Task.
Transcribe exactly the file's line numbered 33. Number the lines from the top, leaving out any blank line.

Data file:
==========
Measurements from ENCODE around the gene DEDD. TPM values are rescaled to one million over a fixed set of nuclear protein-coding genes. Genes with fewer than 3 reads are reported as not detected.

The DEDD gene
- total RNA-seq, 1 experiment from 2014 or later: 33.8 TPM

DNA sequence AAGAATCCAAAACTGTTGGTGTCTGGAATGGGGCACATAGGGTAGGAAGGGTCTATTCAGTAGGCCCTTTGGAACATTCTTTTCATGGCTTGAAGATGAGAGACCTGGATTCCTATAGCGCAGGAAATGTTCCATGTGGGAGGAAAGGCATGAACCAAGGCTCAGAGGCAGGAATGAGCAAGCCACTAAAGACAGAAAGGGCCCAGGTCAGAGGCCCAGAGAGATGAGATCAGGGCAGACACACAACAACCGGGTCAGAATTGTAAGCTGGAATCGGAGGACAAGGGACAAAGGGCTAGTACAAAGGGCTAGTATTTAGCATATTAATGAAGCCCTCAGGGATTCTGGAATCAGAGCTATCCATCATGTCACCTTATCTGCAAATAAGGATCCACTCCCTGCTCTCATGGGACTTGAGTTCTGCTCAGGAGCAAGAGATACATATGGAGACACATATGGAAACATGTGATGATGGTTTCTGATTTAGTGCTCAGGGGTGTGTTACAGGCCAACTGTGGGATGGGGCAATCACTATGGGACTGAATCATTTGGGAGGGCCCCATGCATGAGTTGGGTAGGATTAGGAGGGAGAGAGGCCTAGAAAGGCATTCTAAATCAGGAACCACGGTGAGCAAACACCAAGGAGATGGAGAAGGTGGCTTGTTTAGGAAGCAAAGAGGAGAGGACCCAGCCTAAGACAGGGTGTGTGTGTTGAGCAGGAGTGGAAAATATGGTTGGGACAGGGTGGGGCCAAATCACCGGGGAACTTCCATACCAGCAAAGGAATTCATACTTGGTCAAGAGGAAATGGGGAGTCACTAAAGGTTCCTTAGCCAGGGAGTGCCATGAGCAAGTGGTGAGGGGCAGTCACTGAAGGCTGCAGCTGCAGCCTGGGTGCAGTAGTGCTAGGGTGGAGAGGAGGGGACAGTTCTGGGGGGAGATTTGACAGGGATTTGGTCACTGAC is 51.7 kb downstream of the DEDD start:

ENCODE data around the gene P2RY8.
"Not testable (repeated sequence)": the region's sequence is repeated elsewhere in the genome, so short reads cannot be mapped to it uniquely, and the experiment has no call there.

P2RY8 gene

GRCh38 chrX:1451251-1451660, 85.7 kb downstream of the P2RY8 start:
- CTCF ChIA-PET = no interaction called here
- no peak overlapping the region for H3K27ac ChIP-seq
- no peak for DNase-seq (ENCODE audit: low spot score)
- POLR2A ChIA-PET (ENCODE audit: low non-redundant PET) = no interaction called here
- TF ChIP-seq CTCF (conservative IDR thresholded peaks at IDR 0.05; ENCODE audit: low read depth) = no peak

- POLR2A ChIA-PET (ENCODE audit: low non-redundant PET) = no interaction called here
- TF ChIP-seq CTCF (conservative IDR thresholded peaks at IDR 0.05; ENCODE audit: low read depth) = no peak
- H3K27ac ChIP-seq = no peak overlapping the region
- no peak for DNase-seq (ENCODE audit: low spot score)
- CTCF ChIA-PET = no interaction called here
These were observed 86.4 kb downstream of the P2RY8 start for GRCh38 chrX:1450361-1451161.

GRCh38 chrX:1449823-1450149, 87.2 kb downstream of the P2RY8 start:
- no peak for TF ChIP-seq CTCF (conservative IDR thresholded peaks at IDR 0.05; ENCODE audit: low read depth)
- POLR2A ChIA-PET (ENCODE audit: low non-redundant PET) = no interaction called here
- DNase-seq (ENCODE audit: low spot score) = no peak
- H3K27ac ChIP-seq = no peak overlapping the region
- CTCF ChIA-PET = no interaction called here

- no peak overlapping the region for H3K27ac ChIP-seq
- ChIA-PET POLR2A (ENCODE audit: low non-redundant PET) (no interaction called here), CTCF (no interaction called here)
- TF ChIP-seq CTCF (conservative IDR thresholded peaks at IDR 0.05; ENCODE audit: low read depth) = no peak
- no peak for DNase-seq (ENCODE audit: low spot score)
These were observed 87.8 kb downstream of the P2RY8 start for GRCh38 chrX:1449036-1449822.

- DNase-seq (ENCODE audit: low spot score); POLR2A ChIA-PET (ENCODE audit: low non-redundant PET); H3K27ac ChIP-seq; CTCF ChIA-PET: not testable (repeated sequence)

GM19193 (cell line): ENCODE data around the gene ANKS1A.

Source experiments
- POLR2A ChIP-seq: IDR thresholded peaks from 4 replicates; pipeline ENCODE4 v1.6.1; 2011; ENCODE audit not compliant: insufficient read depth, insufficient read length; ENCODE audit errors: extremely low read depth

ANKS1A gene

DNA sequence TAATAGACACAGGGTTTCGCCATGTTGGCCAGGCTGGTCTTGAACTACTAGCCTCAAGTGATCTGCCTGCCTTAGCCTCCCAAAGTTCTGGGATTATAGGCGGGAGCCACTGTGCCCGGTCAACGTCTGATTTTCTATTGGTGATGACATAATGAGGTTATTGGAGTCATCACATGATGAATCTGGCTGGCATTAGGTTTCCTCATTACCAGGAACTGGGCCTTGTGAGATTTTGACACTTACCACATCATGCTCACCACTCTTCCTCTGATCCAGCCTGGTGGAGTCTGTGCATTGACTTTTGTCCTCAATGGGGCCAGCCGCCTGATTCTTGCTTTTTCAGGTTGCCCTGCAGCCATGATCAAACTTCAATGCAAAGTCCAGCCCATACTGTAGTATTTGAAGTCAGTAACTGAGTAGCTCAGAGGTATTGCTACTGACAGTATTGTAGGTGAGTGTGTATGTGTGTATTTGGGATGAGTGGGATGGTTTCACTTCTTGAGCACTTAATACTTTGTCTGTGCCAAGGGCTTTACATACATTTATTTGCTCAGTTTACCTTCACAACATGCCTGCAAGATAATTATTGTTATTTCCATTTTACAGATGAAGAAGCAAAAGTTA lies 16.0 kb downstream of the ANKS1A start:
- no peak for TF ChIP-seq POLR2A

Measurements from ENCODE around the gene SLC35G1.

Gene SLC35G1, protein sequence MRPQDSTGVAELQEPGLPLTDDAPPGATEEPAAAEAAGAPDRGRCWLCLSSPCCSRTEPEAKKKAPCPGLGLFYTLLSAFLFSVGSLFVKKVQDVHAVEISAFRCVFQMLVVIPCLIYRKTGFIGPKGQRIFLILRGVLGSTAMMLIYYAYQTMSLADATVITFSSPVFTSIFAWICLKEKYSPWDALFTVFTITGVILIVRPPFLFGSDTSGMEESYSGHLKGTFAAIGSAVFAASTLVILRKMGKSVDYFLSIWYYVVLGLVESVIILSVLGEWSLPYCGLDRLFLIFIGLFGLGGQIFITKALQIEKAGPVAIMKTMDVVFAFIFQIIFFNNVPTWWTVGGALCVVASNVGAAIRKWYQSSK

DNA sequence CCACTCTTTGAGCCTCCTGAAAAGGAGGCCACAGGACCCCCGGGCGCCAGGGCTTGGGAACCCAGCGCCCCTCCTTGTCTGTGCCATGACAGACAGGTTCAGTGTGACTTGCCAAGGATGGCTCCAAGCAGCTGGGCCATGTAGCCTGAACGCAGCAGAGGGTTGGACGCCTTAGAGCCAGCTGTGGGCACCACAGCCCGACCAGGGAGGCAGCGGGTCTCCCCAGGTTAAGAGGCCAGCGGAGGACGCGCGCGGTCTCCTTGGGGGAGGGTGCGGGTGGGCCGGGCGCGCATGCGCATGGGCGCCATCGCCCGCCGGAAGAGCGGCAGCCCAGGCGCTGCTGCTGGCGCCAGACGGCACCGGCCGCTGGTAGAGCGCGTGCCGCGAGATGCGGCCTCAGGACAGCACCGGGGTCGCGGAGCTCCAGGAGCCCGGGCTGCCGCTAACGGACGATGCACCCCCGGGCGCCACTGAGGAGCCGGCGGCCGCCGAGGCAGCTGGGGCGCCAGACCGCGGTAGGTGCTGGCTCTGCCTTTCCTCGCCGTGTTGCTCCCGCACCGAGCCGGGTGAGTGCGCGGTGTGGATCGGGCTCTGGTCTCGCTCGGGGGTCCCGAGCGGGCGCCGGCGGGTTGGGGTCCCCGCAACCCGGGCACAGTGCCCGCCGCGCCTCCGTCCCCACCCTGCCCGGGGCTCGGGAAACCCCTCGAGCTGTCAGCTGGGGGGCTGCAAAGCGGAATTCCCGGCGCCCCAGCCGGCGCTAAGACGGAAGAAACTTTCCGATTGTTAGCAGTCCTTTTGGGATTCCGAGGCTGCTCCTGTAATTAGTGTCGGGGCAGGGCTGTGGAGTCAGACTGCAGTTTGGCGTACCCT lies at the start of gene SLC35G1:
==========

Source experiments